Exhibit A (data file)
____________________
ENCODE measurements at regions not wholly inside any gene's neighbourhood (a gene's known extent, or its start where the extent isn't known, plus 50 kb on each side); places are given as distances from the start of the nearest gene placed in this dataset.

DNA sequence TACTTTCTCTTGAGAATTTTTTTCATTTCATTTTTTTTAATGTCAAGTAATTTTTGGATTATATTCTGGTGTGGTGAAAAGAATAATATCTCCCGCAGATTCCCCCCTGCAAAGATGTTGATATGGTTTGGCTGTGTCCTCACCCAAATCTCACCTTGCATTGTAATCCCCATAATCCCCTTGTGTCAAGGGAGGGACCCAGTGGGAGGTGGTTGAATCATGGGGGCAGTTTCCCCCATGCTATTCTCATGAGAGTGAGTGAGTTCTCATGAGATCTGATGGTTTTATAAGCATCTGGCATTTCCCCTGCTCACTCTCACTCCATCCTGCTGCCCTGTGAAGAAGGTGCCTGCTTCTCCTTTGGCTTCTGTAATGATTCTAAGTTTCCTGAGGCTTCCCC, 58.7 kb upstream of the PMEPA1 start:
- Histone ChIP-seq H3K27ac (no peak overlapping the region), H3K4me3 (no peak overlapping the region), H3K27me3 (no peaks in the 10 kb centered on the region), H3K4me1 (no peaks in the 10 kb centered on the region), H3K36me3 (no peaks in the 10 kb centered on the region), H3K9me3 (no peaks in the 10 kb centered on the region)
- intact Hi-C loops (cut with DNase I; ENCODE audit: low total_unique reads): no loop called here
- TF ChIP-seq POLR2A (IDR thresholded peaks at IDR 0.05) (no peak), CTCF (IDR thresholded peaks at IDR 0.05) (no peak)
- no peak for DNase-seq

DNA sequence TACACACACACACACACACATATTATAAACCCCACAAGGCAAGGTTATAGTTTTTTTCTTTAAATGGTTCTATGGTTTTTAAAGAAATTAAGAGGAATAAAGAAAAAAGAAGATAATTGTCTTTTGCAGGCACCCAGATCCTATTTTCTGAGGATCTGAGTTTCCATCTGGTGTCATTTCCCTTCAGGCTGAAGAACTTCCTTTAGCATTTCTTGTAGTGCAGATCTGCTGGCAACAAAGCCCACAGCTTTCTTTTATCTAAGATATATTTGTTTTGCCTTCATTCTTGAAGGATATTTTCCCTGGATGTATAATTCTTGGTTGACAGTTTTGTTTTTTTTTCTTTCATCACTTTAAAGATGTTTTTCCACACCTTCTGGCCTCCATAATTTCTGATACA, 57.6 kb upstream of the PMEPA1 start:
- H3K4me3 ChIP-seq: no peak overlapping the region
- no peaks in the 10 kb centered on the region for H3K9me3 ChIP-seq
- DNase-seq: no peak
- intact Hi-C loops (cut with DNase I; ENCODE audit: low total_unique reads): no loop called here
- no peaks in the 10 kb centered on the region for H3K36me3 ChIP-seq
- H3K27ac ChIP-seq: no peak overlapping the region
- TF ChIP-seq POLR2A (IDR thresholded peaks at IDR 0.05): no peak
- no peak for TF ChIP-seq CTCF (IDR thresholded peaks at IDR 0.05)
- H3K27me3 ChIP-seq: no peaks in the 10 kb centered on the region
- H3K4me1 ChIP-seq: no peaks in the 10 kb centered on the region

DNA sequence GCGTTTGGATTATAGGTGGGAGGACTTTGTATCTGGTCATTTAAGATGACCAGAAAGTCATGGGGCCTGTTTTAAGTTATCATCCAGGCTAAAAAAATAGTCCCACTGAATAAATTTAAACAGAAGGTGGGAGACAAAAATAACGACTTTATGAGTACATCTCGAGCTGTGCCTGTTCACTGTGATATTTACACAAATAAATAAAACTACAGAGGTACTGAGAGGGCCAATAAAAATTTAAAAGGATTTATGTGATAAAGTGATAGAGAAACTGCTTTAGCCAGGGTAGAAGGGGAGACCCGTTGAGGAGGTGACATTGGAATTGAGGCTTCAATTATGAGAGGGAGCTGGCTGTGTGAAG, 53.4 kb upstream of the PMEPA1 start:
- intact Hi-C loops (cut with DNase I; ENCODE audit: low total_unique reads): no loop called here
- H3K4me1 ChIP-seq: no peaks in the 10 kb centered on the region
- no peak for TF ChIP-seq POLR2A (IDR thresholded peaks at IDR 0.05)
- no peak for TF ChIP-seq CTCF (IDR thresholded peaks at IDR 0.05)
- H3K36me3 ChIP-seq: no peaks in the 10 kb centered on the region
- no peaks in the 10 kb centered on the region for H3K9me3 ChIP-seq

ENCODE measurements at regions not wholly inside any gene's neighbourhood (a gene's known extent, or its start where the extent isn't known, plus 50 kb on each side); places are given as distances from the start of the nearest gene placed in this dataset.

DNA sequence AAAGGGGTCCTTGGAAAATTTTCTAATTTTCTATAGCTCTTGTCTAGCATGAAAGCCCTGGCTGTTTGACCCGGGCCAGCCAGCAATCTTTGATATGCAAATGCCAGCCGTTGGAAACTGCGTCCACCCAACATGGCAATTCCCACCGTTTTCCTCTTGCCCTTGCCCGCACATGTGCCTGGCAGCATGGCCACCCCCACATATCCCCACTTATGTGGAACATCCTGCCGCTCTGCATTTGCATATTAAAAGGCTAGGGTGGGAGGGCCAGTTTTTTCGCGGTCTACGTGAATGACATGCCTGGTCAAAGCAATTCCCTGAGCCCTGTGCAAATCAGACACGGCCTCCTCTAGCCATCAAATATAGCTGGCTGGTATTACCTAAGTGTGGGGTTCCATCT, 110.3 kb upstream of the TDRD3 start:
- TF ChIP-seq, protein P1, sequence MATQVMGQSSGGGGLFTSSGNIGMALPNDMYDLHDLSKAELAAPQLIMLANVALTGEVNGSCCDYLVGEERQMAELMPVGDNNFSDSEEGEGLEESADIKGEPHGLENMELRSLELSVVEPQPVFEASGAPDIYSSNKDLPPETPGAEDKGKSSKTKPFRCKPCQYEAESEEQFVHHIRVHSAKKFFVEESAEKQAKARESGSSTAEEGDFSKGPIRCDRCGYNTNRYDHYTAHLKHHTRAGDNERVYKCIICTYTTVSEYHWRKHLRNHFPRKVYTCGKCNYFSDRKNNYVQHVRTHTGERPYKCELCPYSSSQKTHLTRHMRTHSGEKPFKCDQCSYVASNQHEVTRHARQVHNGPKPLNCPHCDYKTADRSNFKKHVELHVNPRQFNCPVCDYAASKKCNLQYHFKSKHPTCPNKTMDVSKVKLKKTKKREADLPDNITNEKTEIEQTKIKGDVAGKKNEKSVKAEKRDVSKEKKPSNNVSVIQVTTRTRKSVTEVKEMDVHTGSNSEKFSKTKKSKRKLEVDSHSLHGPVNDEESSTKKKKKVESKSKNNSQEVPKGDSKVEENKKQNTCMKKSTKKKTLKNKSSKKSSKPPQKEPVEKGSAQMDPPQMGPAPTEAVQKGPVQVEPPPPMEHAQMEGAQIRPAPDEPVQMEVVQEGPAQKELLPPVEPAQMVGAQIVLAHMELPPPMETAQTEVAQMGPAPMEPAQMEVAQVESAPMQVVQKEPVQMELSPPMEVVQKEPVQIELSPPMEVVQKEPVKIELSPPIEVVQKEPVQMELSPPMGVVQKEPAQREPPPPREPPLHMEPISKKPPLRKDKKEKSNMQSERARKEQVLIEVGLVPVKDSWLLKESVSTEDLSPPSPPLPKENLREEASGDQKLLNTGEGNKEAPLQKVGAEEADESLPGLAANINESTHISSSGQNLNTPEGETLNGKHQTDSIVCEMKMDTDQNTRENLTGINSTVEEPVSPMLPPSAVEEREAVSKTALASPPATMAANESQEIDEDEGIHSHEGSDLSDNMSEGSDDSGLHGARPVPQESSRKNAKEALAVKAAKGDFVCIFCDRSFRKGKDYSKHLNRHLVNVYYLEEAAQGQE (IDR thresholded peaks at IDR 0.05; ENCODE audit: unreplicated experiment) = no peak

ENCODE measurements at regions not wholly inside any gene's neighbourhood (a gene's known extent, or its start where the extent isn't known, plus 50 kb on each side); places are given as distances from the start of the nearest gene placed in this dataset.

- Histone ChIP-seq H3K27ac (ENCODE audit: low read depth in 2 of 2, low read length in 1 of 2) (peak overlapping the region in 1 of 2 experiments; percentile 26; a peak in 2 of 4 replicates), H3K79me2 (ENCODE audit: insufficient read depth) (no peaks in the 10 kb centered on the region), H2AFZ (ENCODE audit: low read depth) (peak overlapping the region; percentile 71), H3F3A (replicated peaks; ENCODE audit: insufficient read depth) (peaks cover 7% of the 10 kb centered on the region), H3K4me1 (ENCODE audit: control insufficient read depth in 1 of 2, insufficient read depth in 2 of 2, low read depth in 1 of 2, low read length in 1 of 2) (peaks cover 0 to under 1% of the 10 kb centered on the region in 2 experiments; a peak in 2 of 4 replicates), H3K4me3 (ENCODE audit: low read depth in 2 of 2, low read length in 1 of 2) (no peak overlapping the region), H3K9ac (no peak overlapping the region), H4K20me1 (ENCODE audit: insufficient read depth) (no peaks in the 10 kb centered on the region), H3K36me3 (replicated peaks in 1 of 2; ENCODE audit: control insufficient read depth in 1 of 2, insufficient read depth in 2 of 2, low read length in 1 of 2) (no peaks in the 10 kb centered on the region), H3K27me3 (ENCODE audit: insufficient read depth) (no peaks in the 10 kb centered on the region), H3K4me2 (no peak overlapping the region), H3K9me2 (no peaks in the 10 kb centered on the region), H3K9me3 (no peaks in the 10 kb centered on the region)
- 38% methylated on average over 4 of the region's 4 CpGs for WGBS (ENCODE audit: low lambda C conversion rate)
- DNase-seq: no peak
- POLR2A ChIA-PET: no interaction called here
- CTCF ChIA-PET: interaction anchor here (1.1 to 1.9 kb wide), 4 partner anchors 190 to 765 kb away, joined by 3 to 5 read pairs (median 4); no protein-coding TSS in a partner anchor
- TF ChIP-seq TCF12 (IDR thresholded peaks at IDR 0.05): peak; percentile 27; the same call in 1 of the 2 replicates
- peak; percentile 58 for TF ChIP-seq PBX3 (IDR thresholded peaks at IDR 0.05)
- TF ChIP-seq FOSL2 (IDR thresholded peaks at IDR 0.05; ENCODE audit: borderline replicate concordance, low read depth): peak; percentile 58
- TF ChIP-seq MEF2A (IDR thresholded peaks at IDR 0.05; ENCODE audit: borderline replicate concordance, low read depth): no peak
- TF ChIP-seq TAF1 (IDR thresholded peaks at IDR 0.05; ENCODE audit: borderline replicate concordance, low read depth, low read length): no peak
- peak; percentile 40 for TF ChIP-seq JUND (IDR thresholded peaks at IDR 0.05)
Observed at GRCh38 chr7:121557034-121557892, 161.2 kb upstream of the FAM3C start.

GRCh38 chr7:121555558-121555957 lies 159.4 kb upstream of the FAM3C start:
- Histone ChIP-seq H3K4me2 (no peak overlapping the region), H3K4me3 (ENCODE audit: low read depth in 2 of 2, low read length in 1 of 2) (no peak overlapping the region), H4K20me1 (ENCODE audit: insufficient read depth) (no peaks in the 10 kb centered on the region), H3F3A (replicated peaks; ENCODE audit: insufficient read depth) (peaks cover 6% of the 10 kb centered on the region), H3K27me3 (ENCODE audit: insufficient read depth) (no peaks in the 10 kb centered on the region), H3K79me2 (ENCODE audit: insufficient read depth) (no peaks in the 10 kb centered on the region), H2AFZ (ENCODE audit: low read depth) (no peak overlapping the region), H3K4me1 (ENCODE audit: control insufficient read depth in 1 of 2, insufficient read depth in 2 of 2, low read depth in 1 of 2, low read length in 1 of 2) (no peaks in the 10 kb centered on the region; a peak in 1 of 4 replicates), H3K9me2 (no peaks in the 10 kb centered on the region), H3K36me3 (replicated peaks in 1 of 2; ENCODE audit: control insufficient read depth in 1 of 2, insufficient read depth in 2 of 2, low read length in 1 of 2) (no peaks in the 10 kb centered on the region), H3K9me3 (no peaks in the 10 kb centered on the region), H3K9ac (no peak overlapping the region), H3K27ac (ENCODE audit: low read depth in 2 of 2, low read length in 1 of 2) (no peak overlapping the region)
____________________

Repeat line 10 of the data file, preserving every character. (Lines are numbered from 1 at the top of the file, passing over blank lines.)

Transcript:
- DNase-seq: no peak